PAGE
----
While the story of political parties in the United States is primarily a study of the two major parties and the two-party system, third parties have been a regular feature on the political scene as well. There are three basic types of third parties in the United States system of government (Edwards P. 266):

Ideological Parties – tend to promote a single cause or a group of related and specific causes. These can surround a specific controversial issue (such as gun rights, women’s choice, same sex marriage/gay rights and the legalization of drugs are examples of such controversial issues today. But they can also promote relative extreme ideological positions such as the libertarians or the tea party who tend to gravitate around issues involving States rights, personal liberties and the role of the national government.

Splinter Parties - are offshoots of a major party. For example, Teddy Roosevelt’s Progressives were a splinter of the Republican Party in 1912 and Strom Thurmond’s States’ Righters (1948), as well as George Wallace’s American Independents, were splintered from a conservative group of Democratic party members in the south.

Candidate-aligned parties tend to form when a specific candidate has aspirations for higher office (such as the presidency) yet have little chance of obtaining the nomination of a major party. Examples would include John Anderson in 1980 and Ross Perot in 1992 and 1996 who offered voters that claimed to be dissatisfied with both the Republicans and the Democrats with a “moderate” third party choice that offered a platform that was appealing with conservative Democrats and moderate Republicans.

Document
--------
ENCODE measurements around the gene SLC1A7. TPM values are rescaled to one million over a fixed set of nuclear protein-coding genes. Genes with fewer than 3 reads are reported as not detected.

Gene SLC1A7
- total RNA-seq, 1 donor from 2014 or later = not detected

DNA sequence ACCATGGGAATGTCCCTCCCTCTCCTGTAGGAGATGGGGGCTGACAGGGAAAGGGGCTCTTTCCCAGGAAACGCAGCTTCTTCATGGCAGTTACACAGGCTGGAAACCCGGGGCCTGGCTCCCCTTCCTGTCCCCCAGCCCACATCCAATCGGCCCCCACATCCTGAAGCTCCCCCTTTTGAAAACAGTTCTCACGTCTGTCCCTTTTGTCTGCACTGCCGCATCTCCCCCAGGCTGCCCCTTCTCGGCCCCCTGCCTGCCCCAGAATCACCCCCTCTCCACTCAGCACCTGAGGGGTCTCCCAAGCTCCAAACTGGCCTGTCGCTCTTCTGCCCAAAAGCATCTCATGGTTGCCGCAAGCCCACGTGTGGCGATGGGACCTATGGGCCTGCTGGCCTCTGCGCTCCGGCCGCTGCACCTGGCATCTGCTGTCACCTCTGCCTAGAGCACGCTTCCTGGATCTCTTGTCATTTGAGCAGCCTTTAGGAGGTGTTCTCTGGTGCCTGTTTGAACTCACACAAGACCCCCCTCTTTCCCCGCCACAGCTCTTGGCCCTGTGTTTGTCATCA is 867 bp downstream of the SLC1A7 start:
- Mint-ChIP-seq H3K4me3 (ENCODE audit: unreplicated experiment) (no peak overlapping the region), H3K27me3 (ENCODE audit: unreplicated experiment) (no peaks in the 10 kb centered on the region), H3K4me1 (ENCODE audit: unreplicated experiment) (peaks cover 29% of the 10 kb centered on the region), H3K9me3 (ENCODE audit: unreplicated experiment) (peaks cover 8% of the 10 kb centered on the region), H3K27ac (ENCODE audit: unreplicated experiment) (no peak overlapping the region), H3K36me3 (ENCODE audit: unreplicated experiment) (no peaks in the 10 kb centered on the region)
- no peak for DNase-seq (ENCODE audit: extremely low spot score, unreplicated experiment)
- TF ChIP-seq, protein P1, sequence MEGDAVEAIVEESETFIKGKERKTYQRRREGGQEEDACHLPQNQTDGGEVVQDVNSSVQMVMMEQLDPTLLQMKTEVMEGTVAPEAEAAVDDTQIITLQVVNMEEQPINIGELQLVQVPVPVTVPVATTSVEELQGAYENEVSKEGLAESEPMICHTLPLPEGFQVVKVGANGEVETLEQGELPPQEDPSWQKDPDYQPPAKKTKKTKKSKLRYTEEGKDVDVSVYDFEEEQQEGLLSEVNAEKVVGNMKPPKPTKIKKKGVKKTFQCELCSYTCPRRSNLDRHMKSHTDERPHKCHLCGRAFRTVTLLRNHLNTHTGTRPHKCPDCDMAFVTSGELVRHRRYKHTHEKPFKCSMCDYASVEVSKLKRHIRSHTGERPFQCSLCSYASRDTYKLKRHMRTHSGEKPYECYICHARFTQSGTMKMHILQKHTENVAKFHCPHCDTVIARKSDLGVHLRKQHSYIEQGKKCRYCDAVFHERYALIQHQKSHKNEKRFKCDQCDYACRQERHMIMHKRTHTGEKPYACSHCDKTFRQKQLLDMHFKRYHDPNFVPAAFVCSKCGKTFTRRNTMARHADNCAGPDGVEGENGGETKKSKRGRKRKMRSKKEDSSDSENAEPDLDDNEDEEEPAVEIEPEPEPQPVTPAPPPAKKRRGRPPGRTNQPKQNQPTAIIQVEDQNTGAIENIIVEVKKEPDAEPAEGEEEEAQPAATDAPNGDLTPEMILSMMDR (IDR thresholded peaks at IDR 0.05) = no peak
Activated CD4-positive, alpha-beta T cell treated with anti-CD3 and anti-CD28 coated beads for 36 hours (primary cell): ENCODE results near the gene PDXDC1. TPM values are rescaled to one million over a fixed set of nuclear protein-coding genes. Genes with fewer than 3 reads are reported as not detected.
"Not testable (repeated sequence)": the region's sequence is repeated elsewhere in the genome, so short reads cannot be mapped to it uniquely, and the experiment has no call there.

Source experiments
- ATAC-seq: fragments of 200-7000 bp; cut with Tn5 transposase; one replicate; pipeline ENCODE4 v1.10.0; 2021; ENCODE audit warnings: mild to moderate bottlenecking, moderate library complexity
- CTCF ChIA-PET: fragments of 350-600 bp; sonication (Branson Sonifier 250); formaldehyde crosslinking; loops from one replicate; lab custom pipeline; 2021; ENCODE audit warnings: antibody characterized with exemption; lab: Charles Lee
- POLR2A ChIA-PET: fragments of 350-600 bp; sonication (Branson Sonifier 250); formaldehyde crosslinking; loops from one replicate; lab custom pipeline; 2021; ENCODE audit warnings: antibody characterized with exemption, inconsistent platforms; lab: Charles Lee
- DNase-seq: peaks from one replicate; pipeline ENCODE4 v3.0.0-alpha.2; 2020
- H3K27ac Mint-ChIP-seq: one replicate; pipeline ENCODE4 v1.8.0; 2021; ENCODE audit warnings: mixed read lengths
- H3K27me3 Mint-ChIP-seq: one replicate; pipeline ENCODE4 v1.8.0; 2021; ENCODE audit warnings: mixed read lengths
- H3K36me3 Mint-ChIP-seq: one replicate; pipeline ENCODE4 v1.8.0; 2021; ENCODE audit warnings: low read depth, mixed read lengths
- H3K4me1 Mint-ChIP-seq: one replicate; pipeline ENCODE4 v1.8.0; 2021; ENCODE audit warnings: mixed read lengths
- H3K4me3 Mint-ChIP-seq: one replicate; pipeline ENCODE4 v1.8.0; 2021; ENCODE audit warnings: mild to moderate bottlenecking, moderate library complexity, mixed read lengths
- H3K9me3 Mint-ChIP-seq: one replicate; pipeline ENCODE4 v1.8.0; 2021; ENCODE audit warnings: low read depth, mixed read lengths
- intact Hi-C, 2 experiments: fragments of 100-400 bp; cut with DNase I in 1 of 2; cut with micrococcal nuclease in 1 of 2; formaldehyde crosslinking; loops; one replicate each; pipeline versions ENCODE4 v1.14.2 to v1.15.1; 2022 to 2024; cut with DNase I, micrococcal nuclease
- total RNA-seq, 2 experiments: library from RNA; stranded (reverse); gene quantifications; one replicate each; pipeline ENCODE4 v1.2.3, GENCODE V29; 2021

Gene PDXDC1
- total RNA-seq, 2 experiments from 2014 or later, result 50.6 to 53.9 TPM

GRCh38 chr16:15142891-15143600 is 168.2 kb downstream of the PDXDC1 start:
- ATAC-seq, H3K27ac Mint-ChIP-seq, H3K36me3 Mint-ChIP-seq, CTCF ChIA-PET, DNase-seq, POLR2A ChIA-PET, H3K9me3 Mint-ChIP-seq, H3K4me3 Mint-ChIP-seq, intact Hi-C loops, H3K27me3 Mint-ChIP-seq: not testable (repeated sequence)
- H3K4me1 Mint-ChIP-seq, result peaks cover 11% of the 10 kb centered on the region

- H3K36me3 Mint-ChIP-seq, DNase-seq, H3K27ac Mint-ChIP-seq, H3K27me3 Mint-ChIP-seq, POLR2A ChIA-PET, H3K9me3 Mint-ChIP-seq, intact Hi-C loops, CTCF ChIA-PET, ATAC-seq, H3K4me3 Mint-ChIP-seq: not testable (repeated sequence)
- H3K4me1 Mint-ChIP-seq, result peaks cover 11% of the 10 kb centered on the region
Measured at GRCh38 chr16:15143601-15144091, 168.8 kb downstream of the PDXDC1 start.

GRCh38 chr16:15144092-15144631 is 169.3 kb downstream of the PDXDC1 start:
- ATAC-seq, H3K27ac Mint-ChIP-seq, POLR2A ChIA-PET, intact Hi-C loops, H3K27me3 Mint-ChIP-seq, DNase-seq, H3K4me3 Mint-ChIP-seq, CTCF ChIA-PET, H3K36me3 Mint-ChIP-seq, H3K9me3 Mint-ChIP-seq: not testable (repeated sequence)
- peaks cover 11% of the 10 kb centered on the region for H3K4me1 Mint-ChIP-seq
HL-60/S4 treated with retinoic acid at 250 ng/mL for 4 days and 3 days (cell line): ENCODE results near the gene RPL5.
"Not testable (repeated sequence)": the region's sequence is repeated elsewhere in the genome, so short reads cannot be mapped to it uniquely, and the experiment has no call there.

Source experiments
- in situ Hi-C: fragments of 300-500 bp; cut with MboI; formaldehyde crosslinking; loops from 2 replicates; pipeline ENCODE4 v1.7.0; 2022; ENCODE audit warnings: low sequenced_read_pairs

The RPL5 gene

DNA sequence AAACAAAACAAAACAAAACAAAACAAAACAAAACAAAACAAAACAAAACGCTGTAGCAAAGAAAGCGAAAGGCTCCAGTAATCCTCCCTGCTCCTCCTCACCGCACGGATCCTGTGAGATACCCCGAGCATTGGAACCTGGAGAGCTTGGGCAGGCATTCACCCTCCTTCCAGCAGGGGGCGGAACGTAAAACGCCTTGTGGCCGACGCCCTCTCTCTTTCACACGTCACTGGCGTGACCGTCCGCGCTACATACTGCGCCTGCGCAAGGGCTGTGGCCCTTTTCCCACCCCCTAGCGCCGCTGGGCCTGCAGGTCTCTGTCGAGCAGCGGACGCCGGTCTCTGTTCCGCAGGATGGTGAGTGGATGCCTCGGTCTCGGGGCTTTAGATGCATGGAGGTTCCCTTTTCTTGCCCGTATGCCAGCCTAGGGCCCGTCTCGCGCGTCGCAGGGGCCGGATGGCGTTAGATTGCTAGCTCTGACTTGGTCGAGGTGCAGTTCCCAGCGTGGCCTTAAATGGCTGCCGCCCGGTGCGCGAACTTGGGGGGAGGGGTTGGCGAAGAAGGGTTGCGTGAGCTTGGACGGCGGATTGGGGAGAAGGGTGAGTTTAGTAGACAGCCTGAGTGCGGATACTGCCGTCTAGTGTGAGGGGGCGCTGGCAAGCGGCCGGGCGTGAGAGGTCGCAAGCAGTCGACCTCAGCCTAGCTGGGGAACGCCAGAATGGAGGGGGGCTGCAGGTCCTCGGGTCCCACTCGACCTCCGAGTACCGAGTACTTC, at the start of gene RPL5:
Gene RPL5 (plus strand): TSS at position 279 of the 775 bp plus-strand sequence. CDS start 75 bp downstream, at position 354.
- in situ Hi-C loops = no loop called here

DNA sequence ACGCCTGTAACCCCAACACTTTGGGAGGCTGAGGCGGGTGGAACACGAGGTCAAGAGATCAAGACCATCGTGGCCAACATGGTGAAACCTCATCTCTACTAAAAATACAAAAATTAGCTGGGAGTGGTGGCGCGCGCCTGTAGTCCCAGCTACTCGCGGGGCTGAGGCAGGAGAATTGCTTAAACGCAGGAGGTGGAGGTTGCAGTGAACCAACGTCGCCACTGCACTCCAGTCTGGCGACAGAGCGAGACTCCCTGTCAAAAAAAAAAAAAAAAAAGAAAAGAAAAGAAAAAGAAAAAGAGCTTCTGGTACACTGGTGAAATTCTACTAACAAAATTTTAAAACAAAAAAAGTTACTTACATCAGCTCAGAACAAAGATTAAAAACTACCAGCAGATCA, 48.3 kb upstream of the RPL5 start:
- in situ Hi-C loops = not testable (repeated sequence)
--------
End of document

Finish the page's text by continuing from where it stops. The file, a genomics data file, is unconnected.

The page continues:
Video: Does Washington Need Third-Parties?

While third parties have popped up on the political scene from time to time, most third party candidates do not win office. Yet many political analysts believe they are still quite important. This is because they have often served as “safety valves” for those who are unhappy with both of the major parties and are seeking an alternative (Rosenstone).

If the United States had a truly multiparty system (like much of Europe), which accommodated a variety of third-party choices, would it really make that much of a difference? Many political scholars would argue “yes,” because the more political party choices are available on a ballot, the more confusing and fractured the political spectrum becomes. If the United States had a large number of political parties vying for attention, each would have to make a special appeal to the public in order to differentiate itself. In such a political environment it would not be surprising to see political parties representing the interests of minorities (like African Americans and Latinos) or ideological issues (such as Environmentalism) or religious issues (such as the “moral majority”) or other issues like gun rights, women’s rights, marijuana legalization, immigration rights, etc. As all of these parties compete for attention, the political field would become crowded and full of “static,” which would make it hard to arrive at decisions that would benefit the public interest. This phenomenon is referred to as hyperpluralism and can be compared to the old adage “too many cooks in the kitchen spoil the broth.”